“Then you will go on your way in safety, and your foot will not stumble.” – Proverbs 3:23

The economies of the Caribbean are heavily dependent on tourism.

Trinidad and Tobago’s (T&T) economy, unlike that of most of the English-speaking Caribbean countries, has been led by growth in the petroleum and petrochemical industries.

The major annual tourism event, our Carnival extravaganza, has just concluded successfully after an absence of three years brought on by the COVID-19 pandemic. Carnival 2023 was an event to be remembered. Plans are already afoot by the organizers and revelers for an even bigger and better event in 2024.

Other major events such as the Caribbean Premier League, the North American spring break season, and the Christmas season, which merges seamlessly into Carnival, make up the core of our existing tourism product.

Tobago is branded separately as a traditional destination, featuring beaches, water sports, diving and glorious bird life.

I asked myself this year, not for the first time: Why is it that the talent displayed primarily during the traditional Carnival season is not leveraged perennially?

I am not referring to the “unique parade of bands” on Carnival Monday and Tuesday, but to potential year-round events featuring calypso, soca, chutney, pan, brass, extempo, comedy, heritage, food, culture, hiking, museums, national trust and other tours about people and places of historic Trinidad & Tobago. All of this could be promoted and shared with the rest of the world

Residents, stayover and cruise tourists, returning residents and the wider Caribbean Diaspora are all part of a captive market for these products and services year-round. Surely this is a missed economic opportunity.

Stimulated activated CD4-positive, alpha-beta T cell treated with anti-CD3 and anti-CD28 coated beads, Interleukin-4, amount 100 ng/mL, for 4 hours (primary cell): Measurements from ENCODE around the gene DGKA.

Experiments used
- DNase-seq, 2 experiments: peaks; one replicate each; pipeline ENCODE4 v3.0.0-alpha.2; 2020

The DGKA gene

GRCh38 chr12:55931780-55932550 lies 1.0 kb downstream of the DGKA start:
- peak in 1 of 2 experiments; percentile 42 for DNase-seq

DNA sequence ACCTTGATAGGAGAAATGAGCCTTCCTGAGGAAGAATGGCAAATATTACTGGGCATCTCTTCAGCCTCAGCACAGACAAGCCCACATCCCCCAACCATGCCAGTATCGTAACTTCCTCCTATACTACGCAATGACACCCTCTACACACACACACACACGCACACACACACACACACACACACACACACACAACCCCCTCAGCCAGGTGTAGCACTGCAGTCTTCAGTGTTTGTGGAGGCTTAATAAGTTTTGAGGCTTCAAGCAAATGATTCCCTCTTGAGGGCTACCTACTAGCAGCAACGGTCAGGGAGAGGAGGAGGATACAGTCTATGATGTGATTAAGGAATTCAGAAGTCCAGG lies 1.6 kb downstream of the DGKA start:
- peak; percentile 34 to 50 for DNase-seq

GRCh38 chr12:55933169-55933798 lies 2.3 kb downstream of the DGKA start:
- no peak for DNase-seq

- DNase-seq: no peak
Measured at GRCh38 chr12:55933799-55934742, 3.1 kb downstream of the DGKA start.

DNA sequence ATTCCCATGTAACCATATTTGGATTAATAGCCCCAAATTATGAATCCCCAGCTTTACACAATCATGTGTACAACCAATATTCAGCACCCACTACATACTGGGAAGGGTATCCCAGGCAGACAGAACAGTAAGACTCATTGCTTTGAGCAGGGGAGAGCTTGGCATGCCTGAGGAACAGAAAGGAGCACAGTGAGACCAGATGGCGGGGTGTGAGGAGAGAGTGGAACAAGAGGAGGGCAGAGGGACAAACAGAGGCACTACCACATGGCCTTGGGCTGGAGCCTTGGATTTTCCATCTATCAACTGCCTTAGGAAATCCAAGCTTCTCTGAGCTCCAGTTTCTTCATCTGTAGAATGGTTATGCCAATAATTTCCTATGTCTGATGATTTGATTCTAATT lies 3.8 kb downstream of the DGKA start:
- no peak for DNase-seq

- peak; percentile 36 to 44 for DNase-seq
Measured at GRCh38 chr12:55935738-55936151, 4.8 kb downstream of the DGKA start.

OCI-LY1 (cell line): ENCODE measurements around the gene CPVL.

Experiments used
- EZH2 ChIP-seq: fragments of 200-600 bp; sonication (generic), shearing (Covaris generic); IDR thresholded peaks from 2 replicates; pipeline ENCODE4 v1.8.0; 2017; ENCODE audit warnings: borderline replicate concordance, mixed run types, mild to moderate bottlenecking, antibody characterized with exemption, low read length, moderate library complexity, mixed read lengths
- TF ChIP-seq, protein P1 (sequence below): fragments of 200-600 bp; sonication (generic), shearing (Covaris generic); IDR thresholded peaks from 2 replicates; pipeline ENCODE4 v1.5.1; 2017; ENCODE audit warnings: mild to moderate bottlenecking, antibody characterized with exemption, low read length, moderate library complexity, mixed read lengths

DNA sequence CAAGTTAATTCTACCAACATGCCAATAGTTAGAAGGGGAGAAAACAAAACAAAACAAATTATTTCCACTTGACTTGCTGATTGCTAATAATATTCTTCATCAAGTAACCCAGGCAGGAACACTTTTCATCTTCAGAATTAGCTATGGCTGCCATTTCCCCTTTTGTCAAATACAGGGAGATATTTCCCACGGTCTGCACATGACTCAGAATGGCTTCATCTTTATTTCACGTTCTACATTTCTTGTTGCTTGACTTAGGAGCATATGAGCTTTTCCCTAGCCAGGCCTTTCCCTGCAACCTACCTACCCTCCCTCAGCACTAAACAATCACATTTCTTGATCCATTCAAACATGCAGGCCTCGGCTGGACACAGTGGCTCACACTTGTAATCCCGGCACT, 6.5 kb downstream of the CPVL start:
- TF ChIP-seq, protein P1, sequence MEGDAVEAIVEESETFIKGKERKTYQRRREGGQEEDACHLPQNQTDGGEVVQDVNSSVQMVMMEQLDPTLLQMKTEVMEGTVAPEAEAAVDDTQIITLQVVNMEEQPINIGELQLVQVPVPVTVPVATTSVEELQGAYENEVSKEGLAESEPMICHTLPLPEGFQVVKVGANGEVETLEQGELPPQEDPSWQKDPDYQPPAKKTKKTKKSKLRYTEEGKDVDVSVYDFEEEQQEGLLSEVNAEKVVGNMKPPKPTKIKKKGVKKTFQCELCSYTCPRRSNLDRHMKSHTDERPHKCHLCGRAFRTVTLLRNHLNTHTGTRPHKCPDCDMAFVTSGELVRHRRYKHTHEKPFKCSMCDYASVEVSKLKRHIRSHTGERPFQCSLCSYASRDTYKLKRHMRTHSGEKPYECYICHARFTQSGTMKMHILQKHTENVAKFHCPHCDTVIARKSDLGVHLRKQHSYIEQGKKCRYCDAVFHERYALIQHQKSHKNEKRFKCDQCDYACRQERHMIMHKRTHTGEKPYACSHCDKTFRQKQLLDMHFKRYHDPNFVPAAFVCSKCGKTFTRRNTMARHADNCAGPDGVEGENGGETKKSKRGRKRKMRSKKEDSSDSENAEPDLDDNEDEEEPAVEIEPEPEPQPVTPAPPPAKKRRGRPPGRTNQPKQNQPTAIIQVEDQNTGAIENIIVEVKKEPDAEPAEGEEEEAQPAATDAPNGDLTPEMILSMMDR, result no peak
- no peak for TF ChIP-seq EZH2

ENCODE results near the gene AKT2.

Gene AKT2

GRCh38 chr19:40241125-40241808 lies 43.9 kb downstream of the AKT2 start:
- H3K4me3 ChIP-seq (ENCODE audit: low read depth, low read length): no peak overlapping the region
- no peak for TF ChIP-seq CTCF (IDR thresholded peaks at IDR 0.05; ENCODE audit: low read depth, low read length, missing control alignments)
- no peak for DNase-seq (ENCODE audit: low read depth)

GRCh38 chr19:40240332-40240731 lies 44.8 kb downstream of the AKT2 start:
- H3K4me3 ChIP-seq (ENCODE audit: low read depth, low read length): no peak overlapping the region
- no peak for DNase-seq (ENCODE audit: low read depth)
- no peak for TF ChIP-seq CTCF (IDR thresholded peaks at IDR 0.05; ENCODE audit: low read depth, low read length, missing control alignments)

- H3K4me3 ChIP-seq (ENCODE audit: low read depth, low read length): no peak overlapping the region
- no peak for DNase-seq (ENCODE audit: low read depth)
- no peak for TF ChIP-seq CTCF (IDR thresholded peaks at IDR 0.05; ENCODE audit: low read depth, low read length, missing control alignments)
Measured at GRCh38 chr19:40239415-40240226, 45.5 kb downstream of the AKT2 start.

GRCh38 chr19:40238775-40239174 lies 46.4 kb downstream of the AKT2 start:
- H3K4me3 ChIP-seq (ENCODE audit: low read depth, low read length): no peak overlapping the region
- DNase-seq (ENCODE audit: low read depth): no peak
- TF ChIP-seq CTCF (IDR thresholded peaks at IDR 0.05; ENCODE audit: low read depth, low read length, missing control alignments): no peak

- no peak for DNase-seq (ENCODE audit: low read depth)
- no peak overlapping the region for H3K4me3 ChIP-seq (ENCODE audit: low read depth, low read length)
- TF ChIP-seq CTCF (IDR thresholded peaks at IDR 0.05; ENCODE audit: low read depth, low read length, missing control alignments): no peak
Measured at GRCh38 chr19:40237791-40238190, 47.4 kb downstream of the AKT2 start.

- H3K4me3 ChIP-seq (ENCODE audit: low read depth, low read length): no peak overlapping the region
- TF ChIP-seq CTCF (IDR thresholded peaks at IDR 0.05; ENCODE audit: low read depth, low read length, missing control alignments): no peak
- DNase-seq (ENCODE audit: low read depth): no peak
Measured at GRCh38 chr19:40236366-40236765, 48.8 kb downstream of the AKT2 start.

We can attempt to correct this as follows:

(1) I think we understand the importance of a clearly defined value proposition linking the global market to T&T tourism products and services.

(2) Political will and investment are required to provide for marketing services which will communicate the local message to the world. It is no good if T&T’s tourism product is the best kept secret in the world.

(3) Our marketing services have to be state-of-the-art, including digital advertising, data analytics, creative social media management and public relations.

(4) An enabling environment is needed to allow enterprise development to thrive in the tourism sector.

(5) There must be recognition of the importance of service excellence to give the best visitor experience possible.

(6) Smart partnerships with airlines and the Florida-Caribbean Cruise Association (FCCA) and its member lines will get our visitors to our shores in larger numbers.

(7) A partnership with Sandals and Beaches all-inclusive resorts, including superb tropical settings, innovative accommodations, world-class cuisine, and excellent service is recommended; and

(8) The Caribbean Tourism Organization (CTO) is the Caribbean’s tourism development agency and the Caribbean Hotel and Tourism Association (CHTA) is the Caribbean’s leading association representing the interests of national hotel and tourism associations. T&T ought to better leverage its membership in these public and private sector organizations to take advantage of the tourism opportunities to diversify its economy for the benefit of posterity.

(Dr. Basil Springer GCM is a Change-Engine Consultant. His email address is basilgf@marketplaceexcellence.com. His columns may be found at www.nothingbeatsbusiness.com).